Any desired number of teeth may be placed in each series. I, however, prefer to use but three, and arrange the sockets of the same so that said teeth will be located in groups extending in diagonal lines or spirally across the face of the head. Any other arrangement may, however, be adopted, if desired.-

In milling-tools of ordinary size but one tooth will be in the same line drawn across the face of the head parallel with its axis. 0 In very large toolsfor instance, when using a tool having a-sixteen-inch face-it may be desirable to have two teeth in the same line drawn across the face of the head parallel with its axis, as shown in Fig. 5. Any wear of the teeth may be taken up by loosening the retaining-screw of the Worn tooth and moving it out the distance required to bring its cutting'edge in line with the others.

From the above description it will be ap- 10o parent that in tools of ordinary size but one tooth at a time will come in contact with the surface of the-material being milled, and in the larger-class of tools but two teeth at the same time will be in contact with the work, thus reducing the friction to a minimum and gradually applying the power. Said teeth may be set so that their cutting-edges will be at right angles to the line of rotation of the head, or may be set so that the cutting-edges will be diagonal to said line of rotation in order to give a shearing out. It is sometimes necessary to mill between two walls, as in milling channels or in milling close to a shoulder. For such work I provide teeth having enlarged heads B with cutting-edges which project over the ends of the face or periphcry of the head. The sockets for such teeth have to be formed close to the ends of the head, and there would hardly be sufficient material left between the socket and end to stand the strain when in operation. To strengthen the head, I secure to its ends circular plates A by means of screws a. These plates are made of any desired material, and the cutting-edges of the teeth project beyond the same. In ordinary work said projecting teeth and strengthening-plates are not required, and may be used or not, as desired. Instead of a solid head, a head may be formed of several plates F,as shown in Fig. 4:. WVhen using the plates, the sockets are formed part in one plate and part in the adjoining plate. The retainingscrews may also be dispensed with and the teeth clamped between the plates, which are held together by bolts or screws f.

If desired, the teeth or cutters may be formed integral with the head and arranged upon its face, as above described. I prefer, however, to use the removable teeth, as they possess many advantages over the stationary teeth.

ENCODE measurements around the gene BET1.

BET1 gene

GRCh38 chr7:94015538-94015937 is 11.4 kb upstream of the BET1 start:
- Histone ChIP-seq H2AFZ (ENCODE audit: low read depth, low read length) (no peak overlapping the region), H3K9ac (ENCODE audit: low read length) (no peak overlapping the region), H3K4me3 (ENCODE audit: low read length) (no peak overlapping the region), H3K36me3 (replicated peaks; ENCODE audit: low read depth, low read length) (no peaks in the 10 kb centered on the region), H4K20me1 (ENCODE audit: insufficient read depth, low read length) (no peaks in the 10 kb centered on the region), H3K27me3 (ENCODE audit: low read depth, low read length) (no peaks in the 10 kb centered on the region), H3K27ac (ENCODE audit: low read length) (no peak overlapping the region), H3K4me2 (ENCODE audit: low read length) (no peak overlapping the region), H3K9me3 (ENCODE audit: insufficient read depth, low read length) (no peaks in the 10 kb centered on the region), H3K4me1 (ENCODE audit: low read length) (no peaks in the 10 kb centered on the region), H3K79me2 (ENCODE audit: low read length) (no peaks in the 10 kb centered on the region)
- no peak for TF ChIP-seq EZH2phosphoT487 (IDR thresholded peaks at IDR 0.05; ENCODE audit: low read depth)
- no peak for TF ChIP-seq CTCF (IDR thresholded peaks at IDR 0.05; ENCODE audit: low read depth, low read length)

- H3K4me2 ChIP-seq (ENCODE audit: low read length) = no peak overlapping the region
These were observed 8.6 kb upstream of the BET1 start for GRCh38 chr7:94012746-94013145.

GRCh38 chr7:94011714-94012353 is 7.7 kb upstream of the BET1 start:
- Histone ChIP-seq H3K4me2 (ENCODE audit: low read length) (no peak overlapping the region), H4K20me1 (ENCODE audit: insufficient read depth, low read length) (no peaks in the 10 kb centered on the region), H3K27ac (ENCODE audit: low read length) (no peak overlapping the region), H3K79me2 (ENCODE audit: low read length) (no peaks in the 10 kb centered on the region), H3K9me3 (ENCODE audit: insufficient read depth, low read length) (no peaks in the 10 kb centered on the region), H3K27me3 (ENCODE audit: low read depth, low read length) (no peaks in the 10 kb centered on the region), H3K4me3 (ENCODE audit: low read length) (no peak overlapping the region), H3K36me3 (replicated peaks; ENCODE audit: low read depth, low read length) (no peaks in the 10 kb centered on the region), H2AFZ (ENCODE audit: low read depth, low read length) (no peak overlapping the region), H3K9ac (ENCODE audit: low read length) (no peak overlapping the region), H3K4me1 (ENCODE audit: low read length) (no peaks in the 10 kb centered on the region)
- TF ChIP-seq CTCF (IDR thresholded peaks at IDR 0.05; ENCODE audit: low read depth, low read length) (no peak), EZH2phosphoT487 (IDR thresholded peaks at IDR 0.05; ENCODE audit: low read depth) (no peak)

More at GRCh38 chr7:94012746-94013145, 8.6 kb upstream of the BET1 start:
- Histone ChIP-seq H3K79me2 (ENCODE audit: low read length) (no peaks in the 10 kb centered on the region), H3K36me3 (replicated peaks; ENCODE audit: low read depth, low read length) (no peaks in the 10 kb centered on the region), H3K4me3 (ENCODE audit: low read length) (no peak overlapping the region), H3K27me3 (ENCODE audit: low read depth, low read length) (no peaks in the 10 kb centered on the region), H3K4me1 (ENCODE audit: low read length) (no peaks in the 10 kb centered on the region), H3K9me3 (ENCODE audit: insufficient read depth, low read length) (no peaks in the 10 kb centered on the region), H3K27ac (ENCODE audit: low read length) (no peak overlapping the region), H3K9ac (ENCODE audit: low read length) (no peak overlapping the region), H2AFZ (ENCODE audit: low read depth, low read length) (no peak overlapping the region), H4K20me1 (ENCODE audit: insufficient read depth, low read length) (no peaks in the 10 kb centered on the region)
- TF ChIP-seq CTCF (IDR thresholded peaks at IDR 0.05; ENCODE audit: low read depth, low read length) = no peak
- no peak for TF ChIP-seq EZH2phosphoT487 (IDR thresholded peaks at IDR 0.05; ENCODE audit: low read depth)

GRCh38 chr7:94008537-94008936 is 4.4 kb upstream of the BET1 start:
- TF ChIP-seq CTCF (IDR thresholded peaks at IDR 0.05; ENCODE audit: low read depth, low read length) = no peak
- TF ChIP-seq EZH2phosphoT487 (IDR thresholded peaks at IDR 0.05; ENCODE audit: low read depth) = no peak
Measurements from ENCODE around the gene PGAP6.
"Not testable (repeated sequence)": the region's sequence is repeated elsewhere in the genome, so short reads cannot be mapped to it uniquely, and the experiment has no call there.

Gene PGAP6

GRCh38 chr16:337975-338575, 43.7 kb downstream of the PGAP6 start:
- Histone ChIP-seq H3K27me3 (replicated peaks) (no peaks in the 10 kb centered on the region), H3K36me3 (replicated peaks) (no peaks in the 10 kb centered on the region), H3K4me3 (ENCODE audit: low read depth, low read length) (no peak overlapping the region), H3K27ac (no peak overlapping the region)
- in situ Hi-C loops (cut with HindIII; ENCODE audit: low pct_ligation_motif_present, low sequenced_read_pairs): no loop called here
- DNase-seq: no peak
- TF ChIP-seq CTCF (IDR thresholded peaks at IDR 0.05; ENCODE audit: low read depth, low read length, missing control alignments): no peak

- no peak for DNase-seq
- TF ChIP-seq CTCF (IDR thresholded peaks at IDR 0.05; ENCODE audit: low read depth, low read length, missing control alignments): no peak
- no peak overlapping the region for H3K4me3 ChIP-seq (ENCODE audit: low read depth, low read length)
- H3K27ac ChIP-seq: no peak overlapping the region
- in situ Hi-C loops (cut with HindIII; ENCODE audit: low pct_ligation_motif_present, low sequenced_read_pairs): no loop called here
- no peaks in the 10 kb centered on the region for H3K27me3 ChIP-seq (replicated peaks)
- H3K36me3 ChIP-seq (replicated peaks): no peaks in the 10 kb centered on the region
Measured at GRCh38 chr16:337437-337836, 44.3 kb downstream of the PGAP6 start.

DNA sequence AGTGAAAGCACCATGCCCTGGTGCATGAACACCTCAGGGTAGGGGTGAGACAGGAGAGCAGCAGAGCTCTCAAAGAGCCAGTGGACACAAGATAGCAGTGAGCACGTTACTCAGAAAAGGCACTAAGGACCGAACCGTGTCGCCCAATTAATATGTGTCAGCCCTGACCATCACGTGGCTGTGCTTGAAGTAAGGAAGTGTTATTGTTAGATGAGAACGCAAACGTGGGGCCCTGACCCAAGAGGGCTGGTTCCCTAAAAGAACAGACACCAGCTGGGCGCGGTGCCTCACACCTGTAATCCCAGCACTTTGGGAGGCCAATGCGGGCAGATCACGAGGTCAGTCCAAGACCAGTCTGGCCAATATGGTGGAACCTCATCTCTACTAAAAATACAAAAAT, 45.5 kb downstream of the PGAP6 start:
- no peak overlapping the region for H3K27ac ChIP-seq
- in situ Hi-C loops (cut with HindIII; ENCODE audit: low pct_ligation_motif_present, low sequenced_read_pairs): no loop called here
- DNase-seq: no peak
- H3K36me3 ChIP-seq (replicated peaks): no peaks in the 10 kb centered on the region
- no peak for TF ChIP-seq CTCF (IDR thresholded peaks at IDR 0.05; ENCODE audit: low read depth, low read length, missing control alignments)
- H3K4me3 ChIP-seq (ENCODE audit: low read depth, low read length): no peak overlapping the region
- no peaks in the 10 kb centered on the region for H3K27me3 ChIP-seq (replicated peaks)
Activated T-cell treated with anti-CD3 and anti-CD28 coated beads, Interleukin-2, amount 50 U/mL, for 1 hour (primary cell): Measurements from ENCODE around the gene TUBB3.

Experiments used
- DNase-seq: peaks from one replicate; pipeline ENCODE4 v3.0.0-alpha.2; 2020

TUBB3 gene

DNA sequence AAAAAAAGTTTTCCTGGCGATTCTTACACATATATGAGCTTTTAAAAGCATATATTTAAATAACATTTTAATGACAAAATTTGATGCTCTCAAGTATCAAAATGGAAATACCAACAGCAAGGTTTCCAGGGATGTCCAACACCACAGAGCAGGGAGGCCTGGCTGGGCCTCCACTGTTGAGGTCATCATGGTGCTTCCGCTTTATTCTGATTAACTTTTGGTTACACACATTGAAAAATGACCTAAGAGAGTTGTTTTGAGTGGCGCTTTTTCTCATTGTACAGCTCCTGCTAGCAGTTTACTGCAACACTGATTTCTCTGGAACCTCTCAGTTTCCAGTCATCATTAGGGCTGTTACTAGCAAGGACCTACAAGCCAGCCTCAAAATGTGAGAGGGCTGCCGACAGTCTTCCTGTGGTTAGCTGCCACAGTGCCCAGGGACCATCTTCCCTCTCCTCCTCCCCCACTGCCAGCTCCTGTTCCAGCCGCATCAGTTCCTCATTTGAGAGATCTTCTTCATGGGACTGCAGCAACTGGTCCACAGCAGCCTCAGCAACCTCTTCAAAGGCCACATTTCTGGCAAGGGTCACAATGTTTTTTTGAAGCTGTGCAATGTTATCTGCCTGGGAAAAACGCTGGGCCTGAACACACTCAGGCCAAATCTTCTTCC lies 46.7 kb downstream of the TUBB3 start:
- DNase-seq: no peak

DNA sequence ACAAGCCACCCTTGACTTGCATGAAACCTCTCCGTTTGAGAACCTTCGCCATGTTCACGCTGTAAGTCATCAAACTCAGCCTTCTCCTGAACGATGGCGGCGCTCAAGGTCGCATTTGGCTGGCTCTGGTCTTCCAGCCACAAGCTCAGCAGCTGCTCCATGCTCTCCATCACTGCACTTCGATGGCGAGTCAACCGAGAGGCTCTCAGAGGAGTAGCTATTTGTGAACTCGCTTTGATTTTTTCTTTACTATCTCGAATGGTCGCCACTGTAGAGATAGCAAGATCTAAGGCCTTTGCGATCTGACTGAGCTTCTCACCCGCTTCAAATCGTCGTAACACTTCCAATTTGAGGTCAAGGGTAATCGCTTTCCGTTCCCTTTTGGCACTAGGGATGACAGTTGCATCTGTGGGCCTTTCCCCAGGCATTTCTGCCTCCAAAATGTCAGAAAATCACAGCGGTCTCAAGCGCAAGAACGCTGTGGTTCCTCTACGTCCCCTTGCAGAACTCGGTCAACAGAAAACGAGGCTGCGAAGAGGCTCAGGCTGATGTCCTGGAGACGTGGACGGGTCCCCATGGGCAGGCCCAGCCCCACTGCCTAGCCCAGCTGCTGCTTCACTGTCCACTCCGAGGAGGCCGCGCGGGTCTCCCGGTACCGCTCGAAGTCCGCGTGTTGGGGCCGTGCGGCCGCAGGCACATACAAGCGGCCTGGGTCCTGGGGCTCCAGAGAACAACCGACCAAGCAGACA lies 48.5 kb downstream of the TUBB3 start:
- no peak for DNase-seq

Various modifications and changes may be made in the construction and arrangement of I the several parts of my said invention without materially departing from. the spirit and scope of the same, and I do not wish to be understood as limiting myself to the specific construction shown; but

WVhat I claim as new, and desire to secure by Letters Patent, is

1. A milling-tool for milling smooth surfaces, consisting of a head provided with spirally-arranged cutters projecting from its outer face, so located that but one cutter will be in the same line drawn across the face of the head parallel with its axis and having all points of the cutting-edges of said cutters equidistant from the center of rotation of said head, substantially-as shown and described, whereby when said tool is in operation but one cutter at a time will engage with the work.

2. A milling-tool for milling smooth surfaces, consisting of a head provided with spirallyarranged cutters projecting from its outer face, so located that but one cutter will be in the same line drawn across the face of the head parallel with its axis and having all points of the cutting-edges of said cutters equidistant from the center of rotation of said head, and the cutting-edges of the cutters located in the same circular row'overlapping the line of cut of the cutters of the adjoining parallel row, substantially as shown and described, whereby when said tool is in operation but one cutter at a time will engage with the work.